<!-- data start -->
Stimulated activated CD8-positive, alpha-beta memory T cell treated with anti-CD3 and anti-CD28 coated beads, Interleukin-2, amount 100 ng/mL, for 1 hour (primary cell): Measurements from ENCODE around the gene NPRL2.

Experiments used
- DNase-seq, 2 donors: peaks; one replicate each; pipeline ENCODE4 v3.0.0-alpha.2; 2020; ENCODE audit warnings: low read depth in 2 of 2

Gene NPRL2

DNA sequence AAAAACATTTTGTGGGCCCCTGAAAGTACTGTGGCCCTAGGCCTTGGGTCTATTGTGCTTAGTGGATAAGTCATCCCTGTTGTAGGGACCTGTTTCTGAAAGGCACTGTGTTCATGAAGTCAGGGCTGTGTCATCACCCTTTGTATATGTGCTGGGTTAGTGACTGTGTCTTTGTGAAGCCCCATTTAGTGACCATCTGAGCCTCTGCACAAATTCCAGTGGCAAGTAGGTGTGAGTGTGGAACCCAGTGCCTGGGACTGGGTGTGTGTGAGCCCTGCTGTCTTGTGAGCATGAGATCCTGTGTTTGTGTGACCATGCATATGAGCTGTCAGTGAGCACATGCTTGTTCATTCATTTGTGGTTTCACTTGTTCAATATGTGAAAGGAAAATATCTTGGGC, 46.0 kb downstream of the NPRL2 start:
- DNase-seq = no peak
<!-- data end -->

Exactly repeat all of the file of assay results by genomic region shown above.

Stimulated activated CD8-positive, alpha-beta memory T cell treated with anti-CD3 and anti-CD28 coated beads, Interleukin-2, amount 100 ng/mL, for 1 hour (primary cell): Measurements from ENCODE around the gene NPRL2.

Experiments used
- DNase-seq, 2 donors: peaks; one replicate each; pipeline ENCODE4 v3.0.0-alpha.2; 2020; ENCODE audit warnings: low read depth in 2 of 2

Gene NPRL2

DNA sequence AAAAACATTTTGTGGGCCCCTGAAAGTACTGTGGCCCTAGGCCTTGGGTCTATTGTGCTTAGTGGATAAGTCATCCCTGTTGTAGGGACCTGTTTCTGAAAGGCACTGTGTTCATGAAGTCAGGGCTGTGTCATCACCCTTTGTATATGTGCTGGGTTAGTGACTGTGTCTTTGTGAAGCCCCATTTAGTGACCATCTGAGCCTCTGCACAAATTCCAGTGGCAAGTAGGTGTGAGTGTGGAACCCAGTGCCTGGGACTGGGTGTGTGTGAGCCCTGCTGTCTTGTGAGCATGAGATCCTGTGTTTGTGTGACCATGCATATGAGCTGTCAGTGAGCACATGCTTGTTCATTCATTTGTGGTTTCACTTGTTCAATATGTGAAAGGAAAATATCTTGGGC, 46.0 kb downstream of the NPRL2 start:
- DNase-seq = no peak